Interest rates could be kept at 0.5% until at least next summer as a result of slowing economic growth in China, according to the Centre for Economics and Business Research (Cebr).
The economic forecasting body previously suggested that the Bank of England's nine-member Monetary Policy Committee would look to start raising interest rates in February.
But the recent wave of disappointing economic figures from China, which sent shockwaves through global stock markets earlier this month, will have an impact on when interest rates go up.
The Cebr's report said: “The global economic slowdown, driven by substantial weakness in emerging markets - most notably China - is holding back export prospects and curbing business investment.
“If the world economy continues to falter, then these weights on growth will become even bigger.”
The Cebr has forecast the UK economy to grow by 2.5% this year, 2% in 2016 and by an average of just 1.7% between 2017 and 2020. In contrast, the Office for Budget Responsibility expects the economy to grow by 2.4% this year and continue to grow at over 2% between 2016 and 2020.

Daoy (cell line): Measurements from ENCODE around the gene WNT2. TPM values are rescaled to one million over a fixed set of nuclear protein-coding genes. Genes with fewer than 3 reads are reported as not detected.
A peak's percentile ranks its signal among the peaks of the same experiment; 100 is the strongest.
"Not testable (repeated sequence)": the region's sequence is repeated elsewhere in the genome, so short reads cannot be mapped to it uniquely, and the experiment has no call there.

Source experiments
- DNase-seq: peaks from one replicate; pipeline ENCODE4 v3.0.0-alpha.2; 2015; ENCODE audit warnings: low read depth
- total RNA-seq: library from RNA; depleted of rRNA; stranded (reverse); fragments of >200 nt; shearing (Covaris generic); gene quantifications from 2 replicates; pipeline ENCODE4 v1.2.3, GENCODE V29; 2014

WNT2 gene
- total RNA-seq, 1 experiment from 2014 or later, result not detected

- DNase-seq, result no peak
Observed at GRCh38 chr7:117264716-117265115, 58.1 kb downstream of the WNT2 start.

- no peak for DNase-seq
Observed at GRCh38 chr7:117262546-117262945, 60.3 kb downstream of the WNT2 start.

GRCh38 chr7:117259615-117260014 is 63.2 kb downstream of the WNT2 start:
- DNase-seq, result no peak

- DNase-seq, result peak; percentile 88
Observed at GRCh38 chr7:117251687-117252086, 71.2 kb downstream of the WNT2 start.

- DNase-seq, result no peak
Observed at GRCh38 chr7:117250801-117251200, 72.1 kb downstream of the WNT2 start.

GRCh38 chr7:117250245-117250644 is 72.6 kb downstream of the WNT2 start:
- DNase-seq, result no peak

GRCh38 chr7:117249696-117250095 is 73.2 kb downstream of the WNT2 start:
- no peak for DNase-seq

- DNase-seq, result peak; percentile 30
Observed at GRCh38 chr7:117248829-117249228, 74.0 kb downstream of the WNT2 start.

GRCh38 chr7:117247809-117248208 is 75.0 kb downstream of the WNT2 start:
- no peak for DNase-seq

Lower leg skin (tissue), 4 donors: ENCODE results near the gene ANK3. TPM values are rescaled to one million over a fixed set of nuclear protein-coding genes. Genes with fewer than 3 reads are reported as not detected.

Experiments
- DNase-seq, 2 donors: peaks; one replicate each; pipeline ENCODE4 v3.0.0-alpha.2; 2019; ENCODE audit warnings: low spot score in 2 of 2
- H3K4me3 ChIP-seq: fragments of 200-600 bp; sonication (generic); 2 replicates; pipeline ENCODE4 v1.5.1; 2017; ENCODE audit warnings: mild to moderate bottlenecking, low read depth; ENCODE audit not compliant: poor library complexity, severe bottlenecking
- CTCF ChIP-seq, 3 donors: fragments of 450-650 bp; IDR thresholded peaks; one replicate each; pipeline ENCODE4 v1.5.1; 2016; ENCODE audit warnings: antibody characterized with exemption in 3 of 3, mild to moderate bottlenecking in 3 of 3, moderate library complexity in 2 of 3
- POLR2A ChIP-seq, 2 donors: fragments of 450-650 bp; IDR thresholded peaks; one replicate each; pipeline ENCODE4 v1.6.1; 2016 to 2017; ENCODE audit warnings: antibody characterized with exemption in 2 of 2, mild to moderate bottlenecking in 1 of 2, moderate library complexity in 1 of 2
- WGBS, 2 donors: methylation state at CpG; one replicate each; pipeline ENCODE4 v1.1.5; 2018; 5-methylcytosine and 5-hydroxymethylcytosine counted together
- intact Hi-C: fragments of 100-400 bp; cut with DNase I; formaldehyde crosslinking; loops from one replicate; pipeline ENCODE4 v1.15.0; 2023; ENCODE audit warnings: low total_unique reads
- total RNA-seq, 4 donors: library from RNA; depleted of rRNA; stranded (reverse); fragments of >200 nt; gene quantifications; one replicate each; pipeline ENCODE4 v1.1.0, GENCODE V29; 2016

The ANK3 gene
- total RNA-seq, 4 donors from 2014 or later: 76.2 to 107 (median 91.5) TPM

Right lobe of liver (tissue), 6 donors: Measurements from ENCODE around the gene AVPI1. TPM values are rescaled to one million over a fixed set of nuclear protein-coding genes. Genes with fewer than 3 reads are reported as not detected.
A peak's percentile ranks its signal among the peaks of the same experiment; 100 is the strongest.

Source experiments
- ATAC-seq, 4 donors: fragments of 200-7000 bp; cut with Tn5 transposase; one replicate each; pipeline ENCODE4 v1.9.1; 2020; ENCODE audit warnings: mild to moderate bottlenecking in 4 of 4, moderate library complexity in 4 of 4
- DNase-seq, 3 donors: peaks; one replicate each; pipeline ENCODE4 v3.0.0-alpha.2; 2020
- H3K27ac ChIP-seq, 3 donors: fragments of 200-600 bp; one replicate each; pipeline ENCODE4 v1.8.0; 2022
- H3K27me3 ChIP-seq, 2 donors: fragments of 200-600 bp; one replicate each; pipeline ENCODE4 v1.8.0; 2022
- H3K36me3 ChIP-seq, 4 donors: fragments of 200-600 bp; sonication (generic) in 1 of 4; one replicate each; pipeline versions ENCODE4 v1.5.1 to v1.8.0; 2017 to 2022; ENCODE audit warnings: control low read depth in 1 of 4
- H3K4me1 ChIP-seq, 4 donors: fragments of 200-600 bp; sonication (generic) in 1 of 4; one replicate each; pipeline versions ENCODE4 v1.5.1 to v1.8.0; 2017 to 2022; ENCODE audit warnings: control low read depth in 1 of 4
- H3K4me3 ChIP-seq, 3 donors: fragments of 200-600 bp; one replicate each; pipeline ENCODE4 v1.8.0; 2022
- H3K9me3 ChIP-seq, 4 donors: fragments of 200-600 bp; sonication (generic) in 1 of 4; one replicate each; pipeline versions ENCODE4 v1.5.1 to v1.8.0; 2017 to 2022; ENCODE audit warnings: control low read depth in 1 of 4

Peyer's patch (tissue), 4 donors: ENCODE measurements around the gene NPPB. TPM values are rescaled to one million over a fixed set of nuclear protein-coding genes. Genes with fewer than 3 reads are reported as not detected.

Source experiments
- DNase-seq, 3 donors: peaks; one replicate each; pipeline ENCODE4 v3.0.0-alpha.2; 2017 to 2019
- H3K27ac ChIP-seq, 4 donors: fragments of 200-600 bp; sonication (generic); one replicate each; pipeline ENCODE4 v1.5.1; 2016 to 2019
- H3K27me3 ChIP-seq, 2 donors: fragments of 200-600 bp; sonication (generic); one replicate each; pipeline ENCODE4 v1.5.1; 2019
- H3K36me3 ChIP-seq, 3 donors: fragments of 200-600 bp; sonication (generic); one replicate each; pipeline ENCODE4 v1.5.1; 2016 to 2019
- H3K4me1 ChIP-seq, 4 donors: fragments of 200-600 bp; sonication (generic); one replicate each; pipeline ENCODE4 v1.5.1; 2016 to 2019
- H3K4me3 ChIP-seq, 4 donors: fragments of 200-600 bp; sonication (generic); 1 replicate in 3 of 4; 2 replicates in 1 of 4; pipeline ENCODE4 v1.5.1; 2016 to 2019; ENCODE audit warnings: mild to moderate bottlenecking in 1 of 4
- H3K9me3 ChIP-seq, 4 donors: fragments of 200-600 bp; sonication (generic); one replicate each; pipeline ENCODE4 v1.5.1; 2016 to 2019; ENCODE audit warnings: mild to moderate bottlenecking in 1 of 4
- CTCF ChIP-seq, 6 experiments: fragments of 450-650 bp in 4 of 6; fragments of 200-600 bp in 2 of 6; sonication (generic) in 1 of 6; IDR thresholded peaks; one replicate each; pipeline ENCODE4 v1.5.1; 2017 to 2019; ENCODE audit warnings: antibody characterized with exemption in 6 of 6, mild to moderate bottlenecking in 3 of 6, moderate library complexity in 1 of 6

For a number of years, economists have criticised the UK's economic recovery for being unbalanced - too reliant on consumer spending, not enough exports.
The Cebr said: “Household spending, not trade or investment, will account for the clear majority of the growth seen over the next five years.
“Net trade will act as a drag on growth over this timeframe as the UK continues to import far more than it exports.”
It expects the UK's trade deficit to be an "enormous" £77 billion a year between 2015 and 2020, indicating that a shift towards exports is not going to happen.
Cebr head of macroeconomics Scott Corfe said: “It’s clear that the global economy has deteriorated significantly over the past few months and there are significant downside risks to the UK’s own prospects.”